The essence of this dispute is actually how spheres of influence are likely to shift as a result of the missile defense system. Under Vladimir Putin’s first presidency (2000-2008), the Kremlin never fully accepted the integration of Eastern Europe and the Baltic states into the Euro-Atlantic collective security structure. Although discussions and negotiations have so far centered on the impact the project could have on U.S. (and consequently NATO, although Moscow still identifies NATO’s interests with those of the U.S.) and Russian influence in Eastern Europe, and the world more broadly, a third major player has now been added to the lineup: Poland.

Thanks to twenty years of impressive economic growth which has resulted in a substantial military build-up, Poland is now convinced that it has the credentials to be regarded as a leader in Europe (and not just in Central and Eastern Europe). To act as a mediator between Russia and the United States on the missile defense initiative, and gain international prestige or notoriety on the international stage, is, in Warsaw’s eyes, an opportunity not to be missed.

Poland has already initiated a process of relaxation in its relations with Russia, while ties with Washington have slightly deteriorated in recent times. Nevertheless, Warsaw reiterates that it is willing to host NATO missile interceptors on its territory. In parallel, it has strengthened its economic and military leadership within the Visegrad Group, an organization comprising Hungary, the Czech Republic, and Slovakia, and potentially opened to the Baltic countries’ accession.

This new Polish diplomatic assertiveness and gamesmanship have driven a wedge between some NATO allies. Poland’s regional ambitions are, in fact, generating friction with neighboring countries, and this could alter the plans for the deployment of the missile defense system. Relations are particularly tense between Poland and Lithuania, two countries that would be greatly exposed to the threat of the Russian missiles deployed in Kaliningrad. For instance, Warsaw has warned Vilnius that if the rights of Lithuanians of Polish decent continue to be abused, it will, in retaliation, exclude Lithuanian territory from the protection the missile interceptors would provide. In response, Lithuanian president, Dalia Grybauskaite, has deliberately ignored the April Visegrad Group Summit in Poland, which had been requested by the same Baltic countries.

It must be noted that the mutual distrust between Vilnius and Warsaw is historically rooted in Lithuania’s fears of a hypothetical return to the strained relations of the sixteenth and seventeenth centuries, when the Kingdom of Poland’s Crown experienced a period of great splendor, influencing the policy of the Grand Duchy of Lithuania.

The United States has not yet adopted a position on the Lithuanian-Polish dispute, as to do so at this point would certainly impair the realization of the missile defense system project. The widening of the gulf between Poland and the Baltic states, and U.S. meddling in the issue would only benefit Russia, which still has non-negligible levers at its disposal in that part of Europe. Moscow could play the energy card, especially with Lithuania, which already depends largely on its big neighbor for energy.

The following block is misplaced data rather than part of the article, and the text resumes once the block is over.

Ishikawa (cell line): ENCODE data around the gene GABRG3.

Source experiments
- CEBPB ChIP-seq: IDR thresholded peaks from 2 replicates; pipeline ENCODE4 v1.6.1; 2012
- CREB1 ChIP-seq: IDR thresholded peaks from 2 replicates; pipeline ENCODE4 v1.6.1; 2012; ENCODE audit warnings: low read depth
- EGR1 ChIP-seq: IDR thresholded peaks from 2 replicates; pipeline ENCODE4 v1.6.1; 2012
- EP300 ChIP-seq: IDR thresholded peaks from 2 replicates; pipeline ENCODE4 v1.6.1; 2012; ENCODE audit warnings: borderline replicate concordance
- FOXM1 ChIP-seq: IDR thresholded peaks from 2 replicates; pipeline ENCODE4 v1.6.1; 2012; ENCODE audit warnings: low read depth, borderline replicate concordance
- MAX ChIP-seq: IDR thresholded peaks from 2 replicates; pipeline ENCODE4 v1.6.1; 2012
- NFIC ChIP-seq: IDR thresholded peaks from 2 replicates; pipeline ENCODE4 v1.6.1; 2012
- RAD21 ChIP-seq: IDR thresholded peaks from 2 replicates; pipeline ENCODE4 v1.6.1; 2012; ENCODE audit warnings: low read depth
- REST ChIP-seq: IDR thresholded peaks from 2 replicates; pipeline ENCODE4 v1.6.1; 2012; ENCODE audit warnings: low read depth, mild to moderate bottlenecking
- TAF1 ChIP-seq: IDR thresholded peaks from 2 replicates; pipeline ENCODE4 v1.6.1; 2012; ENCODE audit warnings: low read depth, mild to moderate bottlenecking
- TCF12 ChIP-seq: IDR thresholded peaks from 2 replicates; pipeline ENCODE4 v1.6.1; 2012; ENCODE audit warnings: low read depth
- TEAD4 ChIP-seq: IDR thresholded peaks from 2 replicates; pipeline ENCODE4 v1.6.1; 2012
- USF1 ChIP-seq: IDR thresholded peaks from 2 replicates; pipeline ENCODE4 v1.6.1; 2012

The NATO missile defense shield, a fierce point of contention between the U.S. and Russia, could change the strategic balance of the whole of Eurasia. In the last two years, Euro-Atlantic diplomacy has concentrated most of its efforts on confidence building with Moscow. The results have, however, proven insufficient. Russia still has no intention of renouncing its hegemonic ambitions which are bound up with its Tsarist and Soviet history.

This article appeared at Diplomatic Courier and is reprinted with permission.

Richard Rousseau

Richard Rousseau, Ph.D., is an international relations expert. He was formerly a professor and head of political science departments at universities in Canada, Georgia, Kazakhstan, Azerbaijan, and the United Arab Emirates. His research interests include the former Soviet Union, international security, international political economy, and globalization. Dr. Rousseau's approximately 800 books, book chapters, academic journal and scholarly articles, conference papers, and newspaper analyses on a variety of international affairs issues have been published in numerous publications, including The Jamestown Foundation (Washington, D.C.), Global Brief, World Affairs in the 21st Century (Canada), Foreign Policy In Focus (Washington, D.C.), Open Democracy (UK), Harvard International Review, Diplomatic Courier (Washington, C.D.), Foreign Policy Journal (U.S.), Europe's World (Brussels), Political Reflection Magazine (London), Center for Security Studies (CSS, Zurich), Eurasia Review, Global Asia (South Korea), The Washington Review of Turkish and Eurasian Affairs, Journal of Turkish Weekly (Ankara), The Georgian Times (Tbilisi), among others.